Hundreds fewer cancers were diagnosed in Surrey Heartlands in 2020, figures show – a year which also saw a fall in the proportion found at an early stage.
Cancer Research UK has urged the Government to improve outcomes for people with cancer and take services in England from being "world-lagging to world-leading".
In the former NHS Surrey Heartlands CCG area, there were 5,777 cancers diagnosed in 2020 – 610 fewer than the year before, when there were 6,387 diagnoses, according to the latest figures from NHS Digital.
Of those that were diagnosed, breast cancer was the most common, accounting for 15.1% of diagnoses. This was followed by prostate (15.1%) and lung (9.2%) cancer.
The figures also show that alongside a drop in the number of cancers diagnosed in Surrey Heartlands, the proportion found at an early stage also fell – 56.5% of cancers with a valid stage were diagnosed early in 2020, down from 59.5% in 2019.
Across England, there were roughly 40,400 fewer cancers diagnosed in 2020, while the early diagnosis rate also tumbled to 51.9%, from 54.5% in 2019.
Jon Shelton, head of cancer intelligence at Cancer Research UK, said the coronavirus pandemic caused huge disruption to cancer care, but added that a "crisis" facing cancer services was accelerated rather than caused by it.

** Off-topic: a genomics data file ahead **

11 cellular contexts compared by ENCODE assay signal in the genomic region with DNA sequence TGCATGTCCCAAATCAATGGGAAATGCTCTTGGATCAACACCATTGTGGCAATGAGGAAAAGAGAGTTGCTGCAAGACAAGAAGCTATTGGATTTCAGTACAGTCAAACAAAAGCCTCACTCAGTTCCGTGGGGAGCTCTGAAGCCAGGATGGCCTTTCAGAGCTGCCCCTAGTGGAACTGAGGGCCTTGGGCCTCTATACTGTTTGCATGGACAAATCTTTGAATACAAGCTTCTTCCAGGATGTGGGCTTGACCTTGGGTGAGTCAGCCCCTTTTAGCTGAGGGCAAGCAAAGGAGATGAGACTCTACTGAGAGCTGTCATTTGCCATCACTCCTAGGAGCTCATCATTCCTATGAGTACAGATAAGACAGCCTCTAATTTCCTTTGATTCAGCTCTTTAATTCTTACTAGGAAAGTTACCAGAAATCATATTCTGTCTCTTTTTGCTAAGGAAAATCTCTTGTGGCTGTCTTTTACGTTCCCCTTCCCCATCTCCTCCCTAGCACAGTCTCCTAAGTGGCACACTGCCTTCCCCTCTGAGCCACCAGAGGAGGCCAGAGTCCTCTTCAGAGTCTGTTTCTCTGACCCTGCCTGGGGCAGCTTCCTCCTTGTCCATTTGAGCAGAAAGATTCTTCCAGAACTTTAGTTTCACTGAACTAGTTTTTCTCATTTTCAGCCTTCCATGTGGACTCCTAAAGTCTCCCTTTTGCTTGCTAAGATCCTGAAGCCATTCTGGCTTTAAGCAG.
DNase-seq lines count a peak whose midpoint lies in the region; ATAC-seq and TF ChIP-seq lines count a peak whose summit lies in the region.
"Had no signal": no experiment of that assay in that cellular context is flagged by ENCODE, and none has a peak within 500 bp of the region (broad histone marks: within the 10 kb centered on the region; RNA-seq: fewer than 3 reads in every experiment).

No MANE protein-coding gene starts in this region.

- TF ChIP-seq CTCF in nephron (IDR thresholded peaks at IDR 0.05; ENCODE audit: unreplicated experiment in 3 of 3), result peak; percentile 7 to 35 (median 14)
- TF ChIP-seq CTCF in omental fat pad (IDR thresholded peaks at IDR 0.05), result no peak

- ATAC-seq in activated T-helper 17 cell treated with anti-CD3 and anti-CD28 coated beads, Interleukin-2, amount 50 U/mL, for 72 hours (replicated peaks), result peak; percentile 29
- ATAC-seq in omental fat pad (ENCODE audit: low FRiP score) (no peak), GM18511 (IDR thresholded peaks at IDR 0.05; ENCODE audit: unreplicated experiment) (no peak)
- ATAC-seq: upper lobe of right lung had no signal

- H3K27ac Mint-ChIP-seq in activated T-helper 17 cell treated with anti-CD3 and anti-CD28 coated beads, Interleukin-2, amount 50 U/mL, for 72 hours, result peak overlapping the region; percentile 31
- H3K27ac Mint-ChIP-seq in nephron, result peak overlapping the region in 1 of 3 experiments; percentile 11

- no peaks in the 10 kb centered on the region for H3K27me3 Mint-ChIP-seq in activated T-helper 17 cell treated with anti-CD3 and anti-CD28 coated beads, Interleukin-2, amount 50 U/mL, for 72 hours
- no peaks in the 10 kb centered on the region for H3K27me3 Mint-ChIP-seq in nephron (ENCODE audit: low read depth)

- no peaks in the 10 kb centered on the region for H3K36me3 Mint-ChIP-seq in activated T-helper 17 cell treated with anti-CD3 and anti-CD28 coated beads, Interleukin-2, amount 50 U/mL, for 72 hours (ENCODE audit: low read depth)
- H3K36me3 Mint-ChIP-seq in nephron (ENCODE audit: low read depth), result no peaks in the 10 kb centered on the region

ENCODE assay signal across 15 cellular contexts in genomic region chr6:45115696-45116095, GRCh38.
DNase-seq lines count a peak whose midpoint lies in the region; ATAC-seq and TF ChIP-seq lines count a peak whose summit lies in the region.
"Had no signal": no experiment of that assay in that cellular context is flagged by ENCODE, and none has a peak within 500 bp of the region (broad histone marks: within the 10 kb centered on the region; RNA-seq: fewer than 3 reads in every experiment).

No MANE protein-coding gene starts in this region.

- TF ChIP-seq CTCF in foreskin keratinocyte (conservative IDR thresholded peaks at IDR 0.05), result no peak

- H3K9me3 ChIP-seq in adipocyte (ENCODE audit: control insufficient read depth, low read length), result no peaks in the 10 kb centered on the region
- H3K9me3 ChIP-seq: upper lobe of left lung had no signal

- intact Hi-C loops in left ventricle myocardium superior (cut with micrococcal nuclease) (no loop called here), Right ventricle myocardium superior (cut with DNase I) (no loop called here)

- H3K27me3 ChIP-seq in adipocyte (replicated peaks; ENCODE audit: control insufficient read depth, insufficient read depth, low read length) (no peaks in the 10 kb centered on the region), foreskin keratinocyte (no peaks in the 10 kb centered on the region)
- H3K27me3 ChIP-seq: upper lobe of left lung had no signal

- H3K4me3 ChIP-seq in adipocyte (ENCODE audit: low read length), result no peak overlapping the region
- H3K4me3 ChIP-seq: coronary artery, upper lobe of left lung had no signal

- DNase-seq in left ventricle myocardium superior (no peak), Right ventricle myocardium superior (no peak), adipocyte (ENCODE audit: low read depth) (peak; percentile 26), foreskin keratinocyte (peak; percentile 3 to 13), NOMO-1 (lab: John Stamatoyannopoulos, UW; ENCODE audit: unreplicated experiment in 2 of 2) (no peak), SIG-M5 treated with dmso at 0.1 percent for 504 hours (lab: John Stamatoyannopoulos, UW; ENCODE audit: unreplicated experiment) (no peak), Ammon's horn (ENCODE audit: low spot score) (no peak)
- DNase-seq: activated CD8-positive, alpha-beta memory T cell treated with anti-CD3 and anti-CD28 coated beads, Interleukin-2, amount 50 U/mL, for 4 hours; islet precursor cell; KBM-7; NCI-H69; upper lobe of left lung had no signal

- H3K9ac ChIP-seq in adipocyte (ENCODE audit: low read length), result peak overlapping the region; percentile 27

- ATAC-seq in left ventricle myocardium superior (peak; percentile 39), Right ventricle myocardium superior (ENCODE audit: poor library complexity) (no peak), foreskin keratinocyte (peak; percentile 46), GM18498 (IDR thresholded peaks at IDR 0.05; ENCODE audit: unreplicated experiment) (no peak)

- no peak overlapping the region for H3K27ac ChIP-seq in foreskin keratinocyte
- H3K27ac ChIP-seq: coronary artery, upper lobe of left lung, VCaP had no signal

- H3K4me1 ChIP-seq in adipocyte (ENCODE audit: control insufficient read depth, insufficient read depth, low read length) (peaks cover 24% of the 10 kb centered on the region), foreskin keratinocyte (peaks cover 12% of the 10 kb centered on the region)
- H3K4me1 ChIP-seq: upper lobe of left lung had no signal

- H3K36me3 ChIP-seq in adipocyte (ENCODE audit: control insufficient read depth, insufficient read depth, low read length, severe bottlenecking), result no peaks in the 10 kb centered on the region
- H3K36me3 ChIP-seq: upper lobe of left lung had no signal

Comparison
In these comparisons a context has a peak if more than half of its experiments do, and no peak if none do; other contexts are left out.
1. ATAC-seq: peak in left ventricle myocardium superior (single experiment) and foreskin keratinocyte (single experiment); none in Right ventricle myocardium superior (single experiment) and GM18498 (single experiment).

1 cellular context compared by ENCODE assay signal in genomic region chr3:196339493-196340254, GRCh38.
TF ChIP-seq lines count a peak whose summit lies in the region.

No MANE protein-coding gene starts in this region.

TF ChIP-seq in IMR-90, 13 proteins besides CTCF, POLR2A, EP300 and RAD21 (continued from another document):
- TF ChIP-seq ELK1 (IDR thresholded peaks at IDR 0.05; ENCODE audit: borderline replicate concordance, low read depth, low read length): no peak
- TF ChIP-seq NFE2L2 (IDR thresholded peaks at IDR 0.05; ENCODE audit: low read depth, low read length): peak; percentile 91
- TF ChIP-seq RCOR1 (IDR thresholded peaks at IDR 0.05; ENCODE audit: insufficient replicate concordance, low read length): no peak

He said: “We have been sounding the alarm on the importance of early diagnosis for years.
"Right now, the Government is falling short of its manifesto promise of improving cancer outcomes in the UK and significantly improving cancers diagnosed at their earliest stage.
"We need Steve Barclay to step up and commit to a comprehensive and fully funded 10-year cancer plan which transforms our cancer services from world-lagging to world-leading."
A fall in the national early diagnosis rate in 2020 followed two years of improvement – though the figure is yet to return to the high of 54.6% seen in 2014.
A spokesperson for the Department of Health and Social Care did not respond to the cancer diagnosis figures, but said the department is "laser focused" on tackling cancer waiting lists across England, adding that 160 community diagnostic centres are being rolled out in a bid to tackle the backlogs caused by the pandemic.
"These one-stop shops have already delivered over 2.7 million life-saving tests, checks and scans," they added.
“We continue to do all we can to fight cancer and we recently announced a new partnership with BioNTech to boost research into vaccines for cancer with the potential to transform outcomes for cancer patients.”
In July 2022, clinical commissioning groups were abolished and replaced with integrated care boards across England.